Review by Ryan K. Lindsay
Damaged is one of those comics that’s harder than diamond and wants you to know it on every page. The violence is up front, it’s cinematic, and it’s the center of who these men are. It’s the only thing respected in this bleak landscape of a good cop being shunted out of his job. Frank won’t play by the rules and so you know how the story goes.
The twist comes through the ballistic return of Frank’s little brother. It’s been thirty-five years of Henry being on the outside. Now, he’s decided that if his brother couldn’t clean up the mean streets, it’s time for a changing of the guard. Henry reads on the page like the Max Punisher. He’s a one man army who takes down scores of men and thinks nothing of the death he delivers. The quirk of the police badge scar on the chest is fun over-the-top bombast. We have to know this man is a cop for life, no matter where the salary comes from. He’s a man who worships justice, both swift and brutal. [...]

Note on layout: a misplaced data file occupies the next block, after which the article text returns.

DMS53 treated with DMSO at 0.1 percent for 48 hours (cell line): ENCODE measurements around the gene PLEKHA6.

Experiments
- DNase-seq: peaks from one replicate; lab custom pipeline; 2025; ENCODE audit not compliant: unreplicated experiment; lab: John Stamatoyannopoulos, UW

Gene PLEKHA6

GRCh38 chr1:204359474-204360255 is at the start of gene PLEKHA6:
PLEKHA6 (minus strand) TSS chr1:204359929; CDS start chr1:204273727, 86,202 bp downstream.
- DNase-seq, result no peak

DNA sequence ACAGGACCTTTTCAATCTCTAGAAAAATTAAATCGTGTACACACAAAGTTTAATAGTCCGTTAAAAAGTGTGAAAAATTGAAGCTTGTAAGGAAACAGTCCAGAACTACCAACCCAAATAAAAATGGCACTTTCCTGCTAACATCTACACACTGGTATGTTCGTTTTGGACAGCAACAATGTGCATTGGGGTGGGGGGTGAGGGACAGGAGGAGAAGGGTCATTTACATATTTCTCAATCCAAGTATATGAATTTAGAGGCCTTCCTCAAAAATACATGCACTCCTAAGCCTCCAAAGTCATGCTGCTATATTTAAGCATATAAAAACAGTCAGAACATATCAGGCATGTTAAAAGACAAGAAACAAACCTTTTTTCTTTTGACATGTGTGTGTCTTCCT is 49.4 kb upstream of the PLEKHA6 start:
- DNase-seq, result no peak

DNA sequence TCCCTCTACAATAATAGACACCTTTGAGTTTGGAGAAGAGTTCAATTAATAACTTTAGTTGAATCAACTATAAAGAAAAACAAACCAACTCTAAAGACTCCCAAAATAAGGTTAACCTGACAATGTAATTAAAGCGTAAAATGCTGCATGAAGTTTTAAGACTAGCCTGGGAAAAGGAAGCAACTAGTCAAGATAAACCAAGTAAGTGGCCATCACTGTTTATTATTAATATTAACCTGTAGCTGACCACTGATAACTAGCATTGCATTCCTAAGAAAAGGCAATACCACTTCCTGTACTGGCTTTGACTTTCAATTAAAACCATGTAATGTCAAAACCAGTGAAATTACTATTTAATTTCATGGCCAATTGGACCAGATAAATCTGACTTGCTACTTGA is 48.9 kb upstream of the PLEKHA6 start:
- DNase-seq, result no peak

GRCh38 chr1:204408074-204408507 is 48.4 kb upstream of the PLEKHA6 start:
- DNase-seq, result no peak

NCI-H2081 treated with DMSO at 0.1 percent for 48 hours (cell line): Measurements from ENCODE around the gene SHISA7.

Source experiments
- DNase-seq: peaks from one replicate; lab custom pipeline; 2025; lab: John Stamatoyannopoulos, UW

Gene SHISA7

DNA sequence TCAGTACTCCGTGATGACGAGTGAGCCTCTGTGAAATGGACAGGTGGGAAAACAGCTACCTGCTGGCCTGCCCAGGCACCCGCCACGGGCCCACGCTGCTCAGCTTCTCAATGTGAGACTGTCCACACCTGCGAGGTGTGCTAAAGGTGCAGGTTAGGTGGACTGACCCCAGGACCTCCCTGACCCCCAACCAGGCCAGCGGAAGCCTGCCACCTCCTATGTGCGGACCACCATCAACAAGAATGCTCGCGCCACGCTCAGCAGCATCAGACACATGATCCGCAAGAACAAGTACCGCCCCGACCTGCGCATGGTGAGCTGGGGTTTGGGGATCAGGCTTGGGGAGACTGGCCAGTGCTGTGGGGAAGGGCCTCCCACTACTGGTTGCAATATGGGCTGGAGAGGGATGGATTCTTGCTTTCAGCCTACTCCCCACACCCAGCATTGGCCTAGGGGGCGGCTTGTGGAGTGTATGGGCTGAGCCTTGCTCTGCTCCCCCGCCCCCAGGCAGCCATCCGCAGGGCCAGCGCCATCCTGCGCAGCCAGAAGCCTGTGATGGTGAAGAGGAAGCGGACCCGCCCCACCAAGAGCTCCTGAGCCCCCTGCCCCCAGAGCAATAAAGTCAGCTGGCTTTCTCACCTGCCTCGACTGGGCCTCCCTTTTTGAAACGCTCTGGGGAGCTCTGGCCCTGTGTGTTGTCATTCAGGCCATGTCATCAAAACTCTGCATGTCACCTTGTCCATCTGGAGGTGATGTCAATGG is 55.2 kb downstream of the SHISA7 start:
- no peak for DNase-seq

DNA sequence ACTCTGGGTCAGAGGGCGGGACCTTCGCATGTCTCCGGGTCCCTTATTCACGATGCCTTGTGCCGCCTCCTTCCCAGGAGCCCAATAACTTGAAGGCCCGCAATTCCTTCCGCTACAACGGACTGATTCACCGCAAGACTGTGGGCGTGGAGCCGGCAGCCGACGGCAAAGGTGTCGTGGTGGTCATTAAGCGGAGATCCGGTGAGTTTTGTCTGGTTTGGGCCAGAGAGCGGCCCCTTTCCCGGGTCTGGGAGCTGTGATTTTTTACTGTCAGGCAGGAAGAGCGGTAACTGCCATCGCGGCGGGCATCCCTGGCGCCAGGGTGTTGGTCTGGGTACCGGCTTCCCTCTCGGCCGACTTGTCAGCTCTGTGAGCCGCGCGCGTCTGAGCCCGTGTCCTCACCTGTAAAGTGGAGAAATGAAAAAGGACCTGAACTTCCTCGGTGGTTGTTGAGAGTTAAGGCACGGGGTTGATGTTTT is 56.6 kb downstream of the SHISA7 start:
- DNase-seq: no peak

The star of the book is the violence. Leonardo Manco has roamed across a few books lately, and this one matches his style best of all. The realism which he gives his characters works well against this procedural battle of cops and bad guys and the terrible people they must team up against. When a shotgun eviscerates someone’s face, Manco’s style makes sure you see it like you’ve never seen it before. This book might be slick like all current things, but there is a gritty heart beating beneath the surface. Manco wants you to relive the video nasty days of pausing a VHS over and over again to get that sweet moment buried amidst the 24 frames.
Damaged has laid all of its pieces out now and it’s a decent tale. The characters don’t jump off the page but they keep the pages turning. With the origin out of the way, this book can easily turn a corner and deliver some thrills in future issues. For now, there’re some glorious pages of nasty violence and some characters who feel familiar and easy to watch. If you’re up for some slick action and a revenge tale decades in the making, then this is an enjoyable book.